Sunday, August 16, 2009

Move Over Mother Goose

With my son starting nursery school in a few weeks, I figured now would be a good time to introduce him to the late and great Mother Goose. Fortunately for me, my mother was a giant pack rat and stored my favorite childhood book of nursery rhymes away until I had a kid of my own to share it with. I pulled the faded black and white checkered book out of storage and began thumbing happily through the tattered pages looking for my old favorites. I'm aware that at my reasonably young age, I should have some of these memorized. But time and child rearing has done a number on my memory, so it's virtually impossible for me to remember anything past what I had for breakfast and sometimes even that's a stretch.

I found a few that I recognized and read them. When I was done, I sat quietly in shock. As a child these rhymes made me laugh and smile, but now as an adult reading them it felt a little disturbing.

When you think back to your childhood, what are the rhymes you remember? I'm sure there are many, but did you ever take the time to dissect them? Well, this Mouthy Mommy did, and here are my Top Five Disturbing Nursery Rhymes, courtesy of Mother Goose. I also have taken the liberty to break them down for you and give it my classic spin, enjoy!

#5> Rock-a-Bye Baby

Rock-a-Bye baby in the tree top
When the wind blows the cradle will rock
When the bow breaks the cradle will fall
And down will come baby, cradle and all

The Facts: This was written by a young Pilgrim woman who watched the Native Americans hoist their babies' cradles into the trees allowing the wind to lull them to sleep.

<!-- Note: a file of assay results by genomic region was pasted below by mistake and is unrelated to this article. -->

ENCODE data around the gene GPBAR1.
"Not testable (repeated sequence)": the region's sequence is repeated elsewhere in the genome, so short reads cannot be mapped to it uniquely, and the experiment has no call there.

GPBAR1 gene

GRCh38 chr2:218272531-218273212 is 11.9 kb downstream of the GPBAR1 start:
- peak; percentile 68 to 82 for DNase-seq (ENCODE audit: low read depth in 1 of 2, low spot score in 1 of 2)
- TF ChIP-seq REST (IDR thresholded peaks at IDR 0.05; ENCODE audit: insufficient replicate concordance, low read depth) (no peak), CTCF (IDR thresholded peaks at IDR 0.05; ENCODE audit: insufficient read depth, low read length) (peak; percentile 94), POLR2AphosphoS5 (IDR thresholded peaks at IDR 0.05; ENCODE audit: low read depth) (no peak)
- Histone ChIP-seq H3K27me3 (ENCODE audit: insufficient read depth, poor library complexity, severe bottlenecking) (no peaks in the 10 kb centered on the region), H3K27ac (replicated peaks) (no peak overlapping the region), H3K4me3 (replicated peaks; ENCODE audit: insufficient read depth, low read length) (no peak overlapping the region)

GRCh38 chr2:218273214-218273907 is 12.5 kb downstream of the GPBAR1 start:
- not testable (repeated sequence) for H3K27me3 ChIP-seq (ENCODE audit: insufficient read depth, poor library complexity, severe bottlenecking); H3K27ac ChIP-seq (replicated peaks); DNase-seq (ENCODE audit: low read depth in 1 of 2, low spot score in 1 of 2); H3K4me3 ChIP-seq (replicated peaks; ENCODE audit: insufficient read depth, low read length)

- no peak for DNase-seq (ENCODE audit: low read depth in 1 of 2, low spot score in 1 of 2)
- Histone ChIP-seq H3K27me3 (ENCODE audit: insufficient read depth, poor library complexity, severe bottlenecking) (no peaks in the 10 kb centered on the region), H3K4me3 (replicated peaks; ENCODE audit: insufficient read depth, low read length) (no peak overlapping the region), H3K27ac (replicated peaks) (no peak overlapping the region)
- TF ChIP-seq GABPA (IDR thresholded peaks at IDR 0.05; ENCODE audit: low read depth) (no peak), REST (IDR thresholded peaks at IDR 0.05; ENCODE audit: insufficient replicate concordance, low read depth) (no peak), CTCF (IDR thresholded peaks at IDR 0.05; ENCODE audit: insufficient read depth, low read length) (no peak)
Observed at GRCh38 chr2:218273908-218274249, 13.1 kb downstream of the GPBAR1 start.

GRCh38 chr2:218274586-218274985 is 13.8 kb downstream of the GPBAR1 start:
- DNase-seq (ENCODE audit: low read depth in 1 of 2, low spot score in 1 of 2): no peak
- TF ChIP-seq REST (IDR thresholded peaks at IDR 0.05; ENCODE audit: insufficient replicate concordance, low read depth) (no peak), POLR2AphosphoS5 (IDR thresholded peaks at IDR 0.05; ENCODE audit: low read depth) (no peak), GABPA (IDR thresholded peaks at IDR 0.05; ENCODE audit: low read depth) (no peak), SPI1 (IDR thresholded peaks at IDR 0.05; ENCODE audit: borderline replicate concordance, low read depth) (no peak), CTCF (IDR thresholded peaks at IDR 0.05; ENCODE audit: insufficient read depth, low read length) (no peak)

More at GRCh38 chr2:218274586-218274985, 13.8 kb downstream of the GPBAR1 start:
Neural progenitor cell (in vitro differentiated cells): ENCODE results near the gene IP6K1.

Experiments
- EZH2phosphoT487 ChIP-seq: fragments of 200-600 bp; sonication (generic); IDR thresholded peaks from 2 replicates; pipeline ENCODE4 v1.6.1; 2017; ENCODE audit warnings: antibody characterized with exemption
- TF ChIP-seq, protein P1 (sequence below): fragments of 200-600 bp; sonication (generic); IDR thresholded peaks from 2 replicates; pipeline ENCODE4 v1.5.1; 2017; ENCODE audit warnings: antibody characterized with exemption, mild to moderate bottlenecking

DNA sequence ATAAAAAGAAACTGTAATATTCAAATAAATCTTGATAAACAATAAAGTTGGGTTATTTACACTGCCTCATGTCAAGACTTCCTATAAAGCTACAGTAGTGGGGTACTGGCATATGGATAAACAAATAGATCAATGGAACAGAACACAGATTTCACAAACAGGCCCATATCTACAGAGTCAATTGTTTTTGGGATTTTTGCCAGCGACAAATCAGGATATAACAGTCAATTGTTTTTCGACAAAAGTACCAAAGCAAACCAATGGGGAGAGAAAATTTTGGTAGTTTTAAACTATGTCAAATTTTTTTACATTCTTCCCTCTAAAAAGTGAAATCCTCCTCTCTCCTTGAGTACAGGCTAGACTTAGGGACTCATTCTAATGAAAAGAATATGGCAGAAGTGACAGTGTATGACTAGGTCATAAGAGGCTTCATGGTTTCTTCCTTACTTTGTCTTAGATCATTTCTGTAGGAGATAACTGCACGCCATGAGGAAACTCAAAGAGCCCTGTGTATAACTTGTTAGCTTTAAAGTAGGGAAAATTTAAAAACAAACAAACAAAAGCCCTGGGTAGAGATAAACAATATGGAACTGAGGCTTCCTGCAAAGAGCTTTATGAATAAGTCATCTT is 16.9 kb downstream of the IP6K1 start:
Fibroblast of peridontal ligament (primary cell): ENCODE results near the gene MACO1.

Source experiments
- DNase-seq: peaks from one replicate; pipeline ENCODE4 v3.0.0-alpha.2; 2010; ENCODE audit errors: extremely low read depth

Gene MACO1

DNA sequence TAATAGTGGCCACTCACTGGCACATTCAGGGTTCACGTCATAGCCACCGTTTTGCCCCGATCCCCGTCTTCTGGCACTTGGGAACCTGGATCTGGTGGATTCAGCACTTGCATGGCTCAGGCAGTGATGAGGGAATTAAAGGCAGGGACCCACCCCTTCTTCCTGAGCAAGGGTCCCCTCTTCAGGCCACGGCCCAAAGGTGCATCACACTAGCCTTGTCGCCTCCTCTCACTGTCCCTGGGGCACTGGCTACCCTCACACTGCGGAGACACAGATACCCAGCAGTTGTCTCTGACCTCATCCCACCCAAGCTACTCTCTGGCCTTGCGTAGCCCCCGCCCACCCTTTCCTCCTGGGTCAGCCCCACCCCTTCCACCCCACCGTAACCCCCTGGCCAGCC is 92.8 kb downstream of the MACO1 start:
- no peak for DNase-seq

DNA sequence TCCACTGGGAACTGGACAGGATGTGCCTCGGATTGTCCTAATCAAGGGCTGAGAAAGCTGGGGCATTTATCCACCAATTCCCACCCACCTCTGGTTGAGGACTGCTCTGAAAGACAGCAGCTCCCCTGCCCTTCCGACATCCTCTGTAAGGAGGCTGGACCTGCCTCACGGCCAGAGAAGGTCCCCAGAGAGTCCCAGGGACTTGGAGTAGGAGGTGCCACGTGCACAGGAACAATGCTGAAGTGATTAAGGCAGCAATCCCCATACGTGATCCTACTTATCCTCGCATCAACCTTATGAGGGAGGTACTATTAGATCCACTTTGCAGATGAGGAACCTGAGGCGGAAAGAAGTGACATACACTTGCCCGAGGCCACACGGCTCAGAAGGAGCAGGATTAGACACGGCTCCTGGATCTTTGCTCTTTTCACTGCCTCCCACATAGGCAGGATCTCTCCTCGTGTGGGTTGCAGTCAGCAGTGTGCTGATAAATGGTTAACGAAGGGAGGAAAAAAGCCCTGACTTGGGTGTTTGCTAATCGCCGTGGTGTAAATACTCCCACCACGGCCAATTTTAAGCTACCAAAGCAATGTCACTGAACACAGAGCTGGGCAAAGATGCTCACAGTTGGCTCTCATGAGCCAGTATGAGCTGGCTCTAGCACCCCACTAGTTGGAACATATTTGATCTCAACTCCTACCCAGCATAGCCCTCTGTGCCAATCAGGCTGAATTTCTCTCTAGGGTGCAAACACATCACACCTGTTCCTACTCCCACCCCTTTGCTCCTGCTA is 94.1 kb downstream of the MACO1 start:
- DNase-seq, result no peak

The Crazy: Was this Pilgrim suffering from some form of postpartum? Or was she simply deranged when she imagined these cradles falling out of the trees taking the babies with them?

More Crazy: Why do we continue to sing this to our tired toddlers? Are we deranged?

#4> Rub-a-Dub-Dub

Three men in a tub
And who do you think they be?
The Butcher, The Baker, and The Candlestick maker
Turn them out, knaves all three .

The Facts: Knave means a very crafty fellow. I'm not an idiot, but I had never seen this word before and thought it may need some defining.

The Crazy: While I am a HUGE advocate for gay rights, I was left wondering when it was ever socially acceptable to tell a child about three men being together in a bathhouse.

#3> Ring Around the Rosy

Ring around the rosy
Pocket full of posies
Ashes, Ashes

We all fall down!

The Facts: Ah, a lovely song about the great bubonic plague. Most of you know the basic history but I'll continue anyway. The "ring around the rosy" describes the sores one would get after contracting the plague.

Pockets full of posies were carried to mask the scent of rotting corpses.

"Ashes, Ashes" = Ashes to ashes

"We all fall down!" In a nut shell, we all drop dead.

Lovely right?

The Crazy: I can still remember spinning around with my school buddies blissfully unaware of the song meaning. Now it just seems creepy!

#2> Three Blind Mice

Three blind mice, three blind mice
See how they run, see how they run
They all ran after the farmer's wife, who cut off their tails with a carving knife
Have you ever seen such a sight in your life,
As three blind mice?